News: Tagged as FF Yoga
Tell us about your recent work in the FF Yoga® family.
In my previous FontFonts like FF Absara® or FF Sanuk®, I draw a wide range of weights because this is a different exercise to draw a hairline and a fat weight and both are really exciting; the line versus the mass. I feel like Botero and Giacometti at the same time.
In FF Yoga, the initial family was basic, a regular and bold with italics, in serif and sans. At that time, I thought that a small family was useful enough. It was primarily to be used in books. Actually, it seems that to reach a maximum number of uses, not only book design but also corporate identity, magazine and packaging work—in a word, to be really versatile—a type family has to span a wide range of weights. That’s the reason I designed lighter cuts as well as a medium one. These new cuts gave me a fresher view on this family and I assume that FF Yoga is now much more interesting to use. I kept some contrast in the hairline, which is not a real hairline, but that gives it a feminine touch and a distinctive sensibility in display use. The regular weight was slightly dark—I’ve prepared now a light weight suitable for short texts.
New FF Yoga weights are set in black.
New FF Yoga Sans® weights are set in black.
What initially caused you to travel through Asia? What led to your decision to live there?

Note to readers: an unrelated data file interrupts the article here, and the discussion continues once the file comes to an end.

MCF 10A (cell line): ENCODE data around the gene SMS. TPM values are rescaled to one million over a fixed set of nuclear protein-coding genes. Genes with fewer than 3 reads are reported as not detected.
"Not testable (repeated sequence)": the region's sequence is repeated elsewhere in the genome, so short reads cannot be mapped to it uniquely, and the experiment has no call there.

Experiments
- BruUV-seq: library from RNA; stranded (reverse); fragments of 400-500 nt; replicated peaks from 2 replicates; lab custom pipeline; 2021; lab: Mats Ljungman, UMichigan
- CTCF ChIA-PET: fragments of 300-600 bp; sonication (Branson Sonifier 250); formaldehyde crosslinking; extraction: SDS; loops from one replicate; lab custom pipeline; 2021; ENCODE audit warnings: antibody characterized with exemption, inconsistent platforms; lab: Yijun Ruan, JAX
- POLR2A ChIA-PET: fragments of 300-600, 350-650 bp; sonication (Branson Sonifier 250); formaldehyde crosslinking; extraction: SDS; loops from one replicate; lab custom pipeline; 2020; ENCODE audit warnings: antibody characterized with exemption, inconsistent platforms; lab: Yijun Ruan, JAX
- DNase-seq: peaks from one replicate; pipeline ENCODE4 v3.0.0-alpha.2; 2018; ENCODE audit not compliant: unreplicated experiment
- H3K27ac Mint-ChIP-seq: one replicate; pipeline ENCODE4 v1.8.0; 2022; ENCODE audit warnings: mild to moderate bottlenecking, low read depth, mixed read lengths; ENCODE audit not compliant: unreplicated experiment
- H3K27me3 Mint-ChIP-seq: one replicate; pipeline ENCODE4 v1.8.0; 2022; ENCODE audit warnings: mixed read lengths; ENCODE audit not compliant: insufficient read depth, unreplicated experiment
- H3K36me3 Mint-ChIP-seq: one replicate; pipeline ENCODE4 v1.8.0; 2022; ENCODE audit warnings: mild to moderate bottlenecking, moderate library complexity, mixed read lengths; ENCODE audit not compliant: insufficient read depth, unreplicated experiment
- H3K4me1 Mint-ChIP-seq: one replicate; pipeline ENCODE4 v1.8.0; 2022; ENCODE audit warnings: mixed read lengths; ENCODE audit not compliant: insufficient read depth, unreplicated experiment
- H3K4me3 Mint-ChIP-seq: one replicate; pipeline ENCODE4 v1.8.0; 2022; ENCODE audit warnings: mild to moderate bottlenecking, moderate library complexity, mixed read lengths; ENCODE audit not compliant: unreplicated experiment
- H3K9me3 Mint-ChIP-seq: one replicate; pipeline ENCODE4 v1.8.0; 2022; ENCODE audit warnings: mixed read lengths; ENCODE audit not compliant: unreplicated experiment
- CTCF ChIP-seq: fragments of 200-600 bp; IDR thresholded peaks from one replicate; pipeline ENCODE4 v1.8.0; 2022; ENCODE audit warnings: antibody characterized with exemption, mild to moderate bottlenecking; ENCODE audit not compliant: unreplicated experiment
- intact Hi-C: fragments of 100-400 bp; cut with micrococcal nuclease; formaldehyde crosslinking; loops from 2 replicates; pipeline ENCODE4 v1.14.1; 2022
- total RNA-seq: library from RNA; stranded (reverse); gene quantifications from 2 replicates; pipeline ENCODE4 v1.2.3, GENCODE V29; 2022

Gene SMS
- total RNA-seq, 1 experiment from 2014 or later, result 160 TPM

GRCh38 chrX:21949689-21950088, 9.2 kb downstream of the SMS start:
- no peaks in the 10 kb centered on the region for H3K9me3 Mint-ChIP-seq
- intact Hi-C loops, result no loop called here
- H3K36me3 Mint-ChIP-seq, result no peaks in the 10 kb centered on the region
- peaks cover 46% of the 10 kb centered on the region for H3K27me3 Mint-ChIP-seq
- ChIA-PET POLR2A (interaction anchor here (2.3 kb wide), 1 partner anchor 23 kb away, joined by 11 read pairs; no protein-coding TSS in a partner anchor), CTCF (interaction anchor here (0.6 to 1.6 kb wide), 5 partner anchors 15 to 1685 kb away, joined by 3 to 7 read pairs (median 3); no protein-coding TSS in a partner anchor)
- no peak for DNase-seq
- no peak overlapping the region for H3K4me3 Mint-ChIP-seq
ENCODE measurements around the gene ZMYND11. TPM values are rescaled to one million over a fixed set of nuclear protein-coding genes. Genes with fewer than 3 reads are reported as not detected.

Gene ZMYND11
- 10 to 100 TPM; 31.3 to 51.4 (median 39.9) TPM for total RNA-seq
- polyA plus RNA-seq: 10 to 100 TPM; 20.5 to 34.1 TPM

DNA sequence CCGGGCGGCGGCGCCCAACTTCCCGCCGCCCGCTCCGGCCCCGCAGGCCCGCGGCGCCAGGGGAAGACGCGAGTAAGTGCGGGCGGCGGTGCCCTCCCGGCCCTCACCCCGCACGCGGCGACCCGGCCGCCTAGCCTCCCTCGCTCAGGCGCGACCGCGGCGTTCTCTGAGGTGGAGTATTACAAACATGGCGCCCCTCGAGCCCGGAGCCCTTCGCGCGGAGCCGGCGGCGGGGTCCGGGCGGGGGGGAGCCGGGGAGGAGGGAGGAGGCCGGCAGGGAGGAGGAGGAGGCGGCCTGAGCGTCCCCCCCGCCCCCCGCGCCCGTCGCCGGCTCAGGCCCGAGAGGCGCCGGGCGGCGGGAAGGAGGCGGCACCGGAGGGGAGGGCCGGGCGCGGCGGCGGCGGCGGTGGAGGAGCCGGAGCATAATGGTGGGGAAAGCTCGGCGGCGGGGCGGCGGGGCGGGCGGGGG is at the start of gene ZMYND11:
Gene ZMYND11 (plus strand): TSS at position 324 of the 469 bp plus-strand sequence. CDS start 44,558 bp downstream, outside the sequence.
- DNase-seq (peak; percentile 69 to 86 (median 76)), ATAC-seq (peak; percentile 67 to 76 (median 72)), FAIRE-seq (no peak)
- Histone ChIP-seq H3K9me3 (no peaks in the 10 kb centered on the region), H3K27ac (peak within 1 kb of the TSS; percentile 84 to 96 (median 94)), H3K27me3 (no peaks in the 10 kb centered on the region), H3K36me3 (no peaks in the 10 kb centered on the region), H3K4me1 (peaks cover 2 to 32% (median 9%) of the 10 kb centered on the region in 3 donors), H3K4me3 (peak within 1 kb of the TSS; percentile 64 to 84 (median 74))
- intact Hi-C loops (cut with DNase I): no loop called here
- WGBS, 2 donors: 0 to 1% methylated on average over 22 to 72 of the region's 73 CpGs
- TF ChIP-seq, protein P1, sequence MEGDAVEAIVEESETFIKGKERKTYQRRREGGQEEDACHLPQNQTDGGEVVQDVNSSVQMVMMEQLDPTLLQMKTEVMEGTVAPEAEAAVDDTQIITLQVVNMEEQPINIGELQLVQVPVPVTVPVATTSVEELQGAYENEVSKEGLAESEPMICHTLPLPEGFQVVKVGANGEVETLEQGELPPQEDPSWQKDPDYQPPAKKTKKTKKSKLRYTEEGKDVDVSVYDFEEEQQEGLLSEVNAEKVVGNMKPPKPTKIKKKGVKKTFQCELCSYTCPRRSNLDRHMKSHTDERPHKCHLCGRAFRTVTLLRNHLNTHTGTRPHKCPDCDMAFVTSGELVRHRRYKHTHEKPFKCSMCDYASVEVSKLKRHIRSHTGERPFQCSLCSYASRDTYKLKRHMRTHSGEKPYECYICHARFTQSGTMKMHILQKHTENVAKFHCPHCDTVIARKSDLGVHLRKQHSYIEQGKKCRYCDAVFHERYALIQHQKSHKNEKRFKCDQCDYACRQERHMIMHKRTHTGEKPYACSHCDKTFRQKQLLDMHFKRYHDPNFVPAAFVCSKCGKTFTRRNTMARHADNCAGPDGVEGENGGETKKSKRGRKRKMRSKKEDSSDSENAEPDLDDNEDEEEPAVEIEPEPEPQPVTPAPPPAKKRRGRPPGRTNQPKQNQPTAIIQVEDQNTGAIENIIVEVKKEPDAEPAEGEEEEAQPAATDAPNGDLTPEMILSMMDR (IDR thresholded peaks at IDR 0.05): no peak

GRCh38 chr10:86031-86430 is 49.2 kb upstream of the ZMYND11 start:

This is the combination of two different things. The first was to try a different life from what we know in developed countries, to stop the monotony of a modern life in a big city like Paris. In French, we call that metro-boulot-dodo, which literally means subway, work, sleep. Initially, life in Cambodia was really full of freedom for me even though salaries are very low, but life was really exciting. Now, many things have changed here. I still like living here and the idea of going back to France full time is a bit difficult for me. The second reason was directly linked to my family since my great grandfather arrived in Indochina in 1904 and my grandmother has lived there about 50 years until the fall of Phnom Penh in 1975. By the way, my grandfather is buried in Phnom Penh. I also have a Cambodian aunt who divides her time between Paris and Phnom Penh. Since I was a kid my parent’s house has been full of Cambodian objects and photos, so Cambodia and my family has a long history. I can say that the purpose of living in this country was the discovery of my father’s country of birth.